Oddly, back in 2010 Dona had claimed that these same bones were “too old” to yield useful DNA. “It turned out [to be] impossible to get a DNA-sample form the bones and the archaeological DNA-expert thought they might be too old,” Dona wrote. So how is it that somehow the bones are now yielding Giant genes? Something isn’t right.
In 2015 radio host Kristan Harris said that Dona had had one of the bones tested on Ripley’s Believe It or Not, and it yielded human DNA. I can’t find any record of this. Instead, he appeared on Just Energy Radio on May 21, 2015 and described the DNA testing a second time. Here he explained in a somewhat confused way that “three or four years ago”—and here he seems to mean 2010—he had an Austrian lab test one of the bones, which yielded no usable results. In 2015 he sent a sample from one bone fragment to a Japanese lab, which performed a carbon-14 test on it and dated it to “23,300 to 23,800 years,” though he did not specify radiocarbon or calendar years, or BCE or BP. (His English is not good.) He said that “they also could get a DNA out of that bone, and it does not fit the DNA of Homo sapiens sapiens.” That is exactly what we’d expect from a megafauna bone. Dona declined to explain whether the DNA matched any animal DNA, saying he needed to wait for a report from the Japanese lab, which he expected in June 2015. That was, so far as I can find, his last public word on the “giant” DNA, and Dona did not make public the comparison (if any) with animal DNA that he thought the Japanese might have done, though he couldn’t remember whether he had asked them to do it.
So, given that “humanoid” is not a scientific classification, and we can’t use DNA to calculate height, it sounds like Tellinger has conflated and confused a number of data points. The bones were genetically analyzed, and they are non-human, but the shape and size of the creature that used them seems to have been reconstructed by fringe figures from what was likely a giant sloth or some similar creature. Sloths are “humanoid” in shape and of the right height, since giant sloths could grow up to six meters. If our heroes misunderstood the bones as belonging to humans and thus tried to adapt ground sloth anatomy to the human form, that discrepancy would easily account for the addition 1.5 m Dona and Tellinger attribute to the bone fragments. That said, I know from the 1986 book High Altitude Tropical Biogeography that the region where these bones were found is known for its mastodon fossils, so that’s another and perhaps most likely explanation for the bones.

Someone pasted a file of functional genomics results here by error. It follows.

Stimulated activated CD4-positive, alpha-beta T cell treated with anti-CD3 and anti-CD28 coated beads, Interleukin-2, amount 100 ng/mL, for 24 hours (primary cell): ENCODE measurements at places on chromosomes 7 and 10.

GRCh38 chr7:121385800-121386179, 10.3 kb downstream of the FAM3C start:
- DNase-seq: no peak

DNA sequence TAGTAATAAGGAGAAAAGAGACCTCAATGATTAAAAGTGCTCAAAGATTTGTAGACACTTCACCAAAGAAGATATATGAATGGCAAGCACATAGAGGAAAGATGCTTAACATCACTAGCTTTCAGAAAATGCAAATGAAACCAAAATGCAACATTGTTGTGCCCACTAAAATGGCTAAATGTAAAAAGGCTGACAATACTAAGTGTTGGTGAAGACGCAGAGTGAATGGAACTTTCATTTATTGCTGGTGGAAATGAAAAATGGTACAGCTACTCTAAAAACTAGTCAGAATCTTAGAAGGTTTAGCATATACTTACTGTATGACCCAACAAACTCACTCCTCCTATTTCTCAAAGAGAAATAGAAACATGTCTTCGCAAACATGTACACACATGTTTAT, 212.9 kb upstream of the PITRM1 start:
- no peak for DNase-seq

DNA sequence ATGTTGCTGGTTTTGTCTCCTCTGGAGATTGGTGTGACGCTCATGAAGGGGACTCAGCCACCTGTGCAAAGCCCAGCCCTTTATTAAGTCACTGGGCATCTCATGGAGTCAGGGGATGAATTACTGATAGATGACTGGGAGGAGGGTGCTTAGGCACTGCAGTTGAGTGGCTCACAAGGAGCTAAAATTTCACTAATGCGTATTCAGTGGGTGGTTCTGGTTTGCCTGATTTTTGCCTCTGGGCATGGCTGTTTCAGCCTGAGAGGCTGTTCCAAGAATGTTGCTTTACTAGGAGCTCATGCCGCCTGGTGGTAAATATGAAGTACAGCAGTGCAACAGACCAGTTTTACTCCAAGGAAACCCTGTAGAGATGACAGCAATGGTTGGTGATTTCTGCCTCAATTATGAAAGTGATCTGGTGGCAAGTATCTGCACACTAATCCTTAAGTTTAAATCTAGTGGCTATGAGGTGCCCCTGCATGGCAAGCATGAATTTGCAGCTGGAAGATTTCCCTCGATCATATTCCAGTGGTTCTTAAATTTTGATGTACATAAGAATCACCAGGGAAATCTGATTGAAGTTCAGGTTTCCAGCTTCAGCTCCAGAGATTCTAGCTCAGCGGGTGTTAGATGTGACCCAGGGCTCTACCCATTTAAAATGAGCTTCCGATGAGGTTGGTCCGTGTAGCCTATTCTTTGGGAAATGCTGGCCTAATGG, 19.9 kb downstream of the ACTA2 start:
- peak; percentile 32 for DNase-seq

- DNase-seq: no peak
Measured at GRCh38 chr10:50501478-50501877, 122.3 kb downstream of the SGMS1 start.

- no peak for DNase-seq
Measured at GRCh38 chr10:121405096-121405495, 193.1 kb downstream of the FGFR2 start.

But why would they assume the bones are human(ish)? Because that’s what the Ecuadoran owner of them had already been claiming when Dona came across them.
The set of bones isn’t Dona’s “discovery” as he and Tellinger have recently tried to paint it. Dona isn’t even the first to popularize them. The bones were allegedly found by a priest named Carlos Vaca in Ecuador in 1964, as part of a larger skeleton that had emerged from within a collapsed mountainside. The priest kept some of the pieces of the bones, though not the full skeleton. These fragments remained hidden away until 1992 when Vaca publicized the artifacts he had collected in Ecuador. Unnamed “scholars” who looked at his collection declared one “enormous” tooth in it to be human, which seems to be the warrant for assigning all of the bones to one creature and a giant. The interesting thing is that Vaca claimed that an entire cabinet of giant bones had come from the area around his parish in Changaimina, which some sources say is associated locally with a “cemetery of the gods.” This sounds a lot like the very similar giants’ cemeteries found in Ecuador and Peru and always associated with megafauna assemblages.
Incidentally, what is it with Ecuadoran Catholic priests and Noachian archaeology? This is the same country where Father Crespi fooled himself into thinking the land was rich with pre-Flood Nephilim toilet floats.
An old Ecuadoran TV clip from the 1990s provides a glimpse at Vaca’s collection, and the objects he has in his cabinet seem to be megafauna bones, though the show—a UFO fringe program—had a forensic expert on to declare them the bones of giants, while an archaeologist suggested they were animal fossils.
Dona took a handful of bones in 1999 after the priest died to use in a for-profit sideshow of ancient “mysteries.” It’s unclear who the legal owners are, but if they are really “human” or “humanoid” as Tellinger now claims, Dona would be admitting, in essence, to trafficking in human bones, seemingly against Ecuadoran and international law, which is another good reason to suspect that these are nothing but animal fossils.
I am an author and researcher focusing on pop culture, science, and history. Bylines: New Republic, Esquire, Slate, etc. There's more about me in the About Jason tab.